I lived as a university student on Via D’Azeglio for a year and like to think of Bologna as my second home; but I realized after two brief trips there in May and November 2017 that there were several key places that I had never seen. In part, I expect that this is because Bologna is a large and prosperous city, among the most beautiful and singular in all of Italy, and offers an endless supply of architectural gems, world class restaurants, and artistic masterpieces.
I certainly knew of Bologna’s reputation as la dotta (the Learned) before I had set foot in the city for the first time on a hot summer morning in August 1971. It is home to the oldest university in Western Europe and is justly famous for its alums and teachers. Writers, scientists and architects like Dante, Petrarca, Alberti, Copernicus and Eco have called this seat of learning home. I find it interesting to note that the alma mater studiorium, founded in 1088, has been frequented by foreign students since its inception. I was told by a local concierge that his hotel, the Cappello Rosso, still thriving after being in business since the late Middle Ages, was the first hotel in the world to offer lodging to Jewish students.
A new place for me was the recently opened medieval museum, the Museo Civico Medievale, in Palazzo Ghisilardi on Via Manzoni. I viewed up close the nine foot-tall, yes nine foot tall, bullet-shaped statue of Pope Boniface VIII, Dante’s nemesis; walked around the columns topped with stone crosses, each one featuring Jesus; and admired an ivory sculpted memorial, dedicated to a lawyer and university teacher during the 14th century, Giovanni da Legnano. Completely fitting for a seat of learning, this piece depicts students in various states of boredom and engagement.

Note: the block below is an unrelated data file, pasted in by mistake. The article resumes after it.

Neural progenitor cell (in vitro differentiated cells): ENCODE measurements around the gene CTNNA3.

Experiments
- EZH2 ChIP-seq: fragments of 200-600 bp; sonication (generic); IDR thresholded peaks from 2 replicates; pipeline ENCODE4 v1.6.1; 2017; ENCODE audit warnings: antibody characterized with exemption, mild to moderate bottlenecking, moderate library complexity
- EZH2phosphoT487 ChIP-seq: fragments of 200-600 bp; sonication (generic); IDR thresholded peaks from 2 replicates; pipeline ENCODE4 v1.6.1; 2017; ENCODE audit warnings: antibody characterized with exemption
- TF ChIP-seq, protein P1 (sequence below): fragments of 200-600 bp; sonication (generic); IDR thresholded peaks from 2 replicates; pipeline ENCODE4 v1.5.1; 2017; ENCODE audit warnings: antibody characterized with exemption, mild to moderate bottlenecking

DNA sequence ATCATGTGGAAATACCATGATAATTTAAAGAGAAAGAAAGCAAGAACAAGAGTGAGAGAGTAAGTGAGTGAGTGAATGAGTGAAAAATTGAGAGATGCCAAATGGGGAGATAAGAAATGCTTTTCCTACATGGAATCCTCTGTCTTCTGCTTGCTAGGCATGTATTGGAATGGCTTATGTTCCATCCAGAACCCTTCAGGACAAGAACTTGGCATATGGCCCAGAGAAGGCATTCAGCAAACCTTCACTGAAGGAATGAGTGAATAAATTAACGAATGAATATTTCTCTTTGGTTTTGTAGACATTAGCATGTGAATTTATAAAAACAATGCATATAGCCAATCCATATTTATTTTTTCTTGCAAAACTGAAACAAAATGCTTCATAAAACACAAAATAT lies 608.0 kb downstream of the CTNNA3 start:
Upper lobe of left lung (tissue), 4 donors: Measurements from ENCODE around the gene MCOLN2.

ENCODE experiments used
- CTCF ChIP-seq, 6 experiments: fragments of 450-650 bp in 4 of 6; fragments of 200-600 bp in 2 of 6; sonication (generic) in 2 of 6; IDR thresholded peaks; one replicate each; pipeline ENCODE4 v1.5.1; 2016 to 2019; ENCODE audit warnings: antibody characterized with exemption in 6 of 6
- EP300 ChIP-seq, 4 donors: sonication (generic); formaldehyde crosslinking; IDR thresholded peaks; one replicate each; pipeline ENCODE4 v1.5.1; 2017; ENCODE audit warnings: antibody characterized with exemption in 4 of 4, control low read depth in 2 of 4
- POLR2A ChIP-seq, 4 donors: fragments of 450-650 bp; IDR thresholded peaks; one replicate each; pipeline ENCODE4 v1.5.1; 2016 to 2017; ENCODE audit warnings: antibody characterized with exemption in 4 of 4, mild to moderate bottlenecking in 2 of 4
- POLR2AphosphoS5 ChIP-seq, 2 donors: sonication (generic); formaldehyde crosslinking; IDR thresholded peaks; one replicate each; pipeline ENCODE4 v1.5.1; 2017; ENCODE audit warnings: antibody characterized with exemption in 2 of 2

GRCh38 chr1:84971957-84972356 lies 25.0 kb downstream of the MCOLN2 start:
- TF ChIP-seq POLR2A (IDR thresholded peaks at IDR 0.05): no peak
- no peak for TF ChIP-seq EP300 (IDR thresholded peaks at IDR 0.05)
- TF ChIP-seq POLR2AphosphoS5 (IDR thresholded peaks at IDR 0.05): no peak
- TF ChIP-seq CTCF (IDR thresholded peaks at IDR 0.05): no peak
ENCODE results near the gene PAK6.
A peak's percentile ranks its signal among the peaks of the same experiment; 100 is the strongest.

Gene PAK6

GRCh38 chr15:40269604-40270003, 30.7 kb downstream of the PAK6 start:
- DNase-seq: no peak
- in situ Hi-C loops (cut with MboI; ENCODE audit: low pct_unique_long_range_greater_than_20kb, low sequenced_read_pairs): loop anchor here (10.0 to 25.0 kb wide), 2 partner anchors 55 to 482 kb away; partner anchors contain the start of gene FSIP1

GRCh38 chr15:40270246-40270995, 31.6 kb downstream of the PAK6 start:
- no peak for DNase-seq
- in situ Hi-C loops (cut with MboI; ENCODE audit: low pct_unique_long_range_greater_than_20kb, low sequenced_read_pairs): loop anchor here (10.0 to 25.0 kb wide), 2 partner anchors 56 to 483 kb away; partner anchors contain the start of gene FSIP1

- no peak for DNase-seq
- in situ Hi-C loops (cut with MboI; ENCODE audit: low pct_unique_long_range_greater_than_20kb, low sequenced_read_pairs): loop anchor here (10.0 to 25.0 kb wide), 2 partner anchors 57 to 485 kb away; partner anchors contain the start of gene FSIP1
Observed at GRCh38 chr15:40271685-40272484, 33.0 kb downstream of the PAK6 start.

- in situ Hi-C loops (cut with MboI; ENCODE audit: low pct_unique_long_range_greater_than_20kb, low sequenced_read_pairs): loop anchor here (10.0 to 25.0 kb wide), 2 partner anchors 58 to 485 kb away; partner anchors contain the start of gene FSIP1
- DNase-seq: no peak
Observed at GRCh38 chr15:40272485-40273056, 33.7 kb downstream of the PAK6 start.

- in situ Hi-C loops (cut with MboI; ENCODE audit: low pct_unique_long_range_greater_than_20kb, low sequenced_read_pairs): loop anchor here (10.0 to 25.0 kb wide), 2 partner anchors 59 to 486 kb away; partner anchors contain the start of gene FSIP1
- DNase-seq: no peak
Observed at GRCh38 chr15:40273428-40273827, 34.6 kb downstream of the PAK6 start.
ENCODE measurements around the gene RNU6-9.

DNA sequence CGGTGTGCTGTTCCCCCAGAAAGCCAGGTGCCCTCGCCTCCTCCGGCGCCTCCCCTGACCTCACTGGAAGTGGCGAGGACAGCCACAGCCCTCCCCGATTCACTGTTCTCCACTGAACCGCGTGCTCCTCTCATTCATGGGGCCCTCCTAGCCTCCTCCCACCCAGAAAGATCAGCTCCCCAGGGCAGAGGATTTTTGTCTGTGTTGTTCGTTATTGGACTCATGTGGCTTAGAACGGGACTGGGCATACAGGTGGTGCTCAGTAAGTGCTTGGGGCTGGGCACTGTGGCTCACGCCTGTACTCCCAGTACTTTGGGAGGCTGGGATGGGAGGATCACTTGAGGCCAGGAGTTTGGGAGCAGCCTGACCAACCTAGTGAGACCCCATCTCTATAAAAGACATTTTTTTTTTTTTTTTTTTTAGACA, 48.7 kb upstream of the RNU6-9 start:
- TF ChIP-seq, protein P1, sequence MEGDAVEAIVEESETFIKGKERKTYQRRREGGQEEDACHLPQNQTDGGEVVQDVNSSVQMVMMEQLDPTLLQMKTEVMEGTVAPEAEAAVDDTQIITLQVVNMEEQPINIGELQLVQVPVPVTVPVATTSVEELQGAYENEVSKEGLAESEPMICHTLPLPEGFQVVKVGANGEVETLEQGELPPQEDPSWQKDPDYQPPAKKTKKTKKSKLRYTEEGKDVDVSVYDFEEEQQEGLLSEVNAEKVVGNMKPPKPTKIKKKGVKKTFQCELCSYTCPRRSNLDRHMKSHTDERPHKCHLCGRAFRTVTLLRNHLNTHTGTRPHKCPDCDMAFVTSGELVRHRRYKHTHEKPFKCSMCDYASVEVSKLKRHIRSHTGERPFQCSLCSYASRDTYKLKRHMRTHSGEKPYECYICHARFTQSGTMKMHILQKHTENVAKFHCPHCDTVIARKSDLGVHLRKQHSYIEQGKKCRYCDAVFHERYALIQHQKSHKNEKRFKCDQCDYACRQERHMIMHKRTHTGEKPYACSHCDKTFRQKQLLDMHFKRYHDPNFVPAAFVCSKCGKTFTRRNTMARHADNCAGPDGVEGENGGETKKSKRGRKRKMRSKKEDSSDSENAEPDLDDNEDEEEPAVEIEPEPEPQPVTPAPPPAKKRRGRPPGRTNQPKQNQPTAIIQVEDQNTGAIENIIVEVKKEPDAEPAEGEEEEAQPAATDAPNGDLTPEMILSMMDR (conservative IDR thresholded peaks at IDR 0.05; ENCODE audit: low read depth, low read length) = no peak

You must see the medieval remnants which dot the local landscape, including the famous Torri di Asinelli and Garisenda, the iconic medieval towers featured on most postcards of the city; Piazza Maggiore, the central square that is living heart of the city, and the portici (porticos) that cover the city sidewalks and offered me a welcomed respite from rain that fell this November.
All Italians know of the city’s well-deserved reputation as “la grassa” (the Fat). The agricultural wealth of Emilia Romagna, the region where Bologna is the capital, is evident in local specialties like in tagliatelle al ragù and tortellini in brodo, to name just a few of the city’s culinary treasures. Bologna has several gourmet delis and food markets. A local treasure, AF Tamburini, an enormous deli, offers eye catching displays chocked full of salsicce (sausages), prosciutti (raw and cooked hams) and mortadella.
Bologna “la rossa” (the Red) is the city’s third sobriquet. This nickname is due to the terracotta color of its brick buildings, but it is also a reflection of the left-leaning communist council which has governed the city since the end of the Second World War. Politics is a focal point for many locals. The Bolognesi are rightfully proud of their citizens who were brave partisans during World War II. Many of them are featured in photos mounted on one of the walls of Piazza Nettuno adjacent to Piazza Maggiore.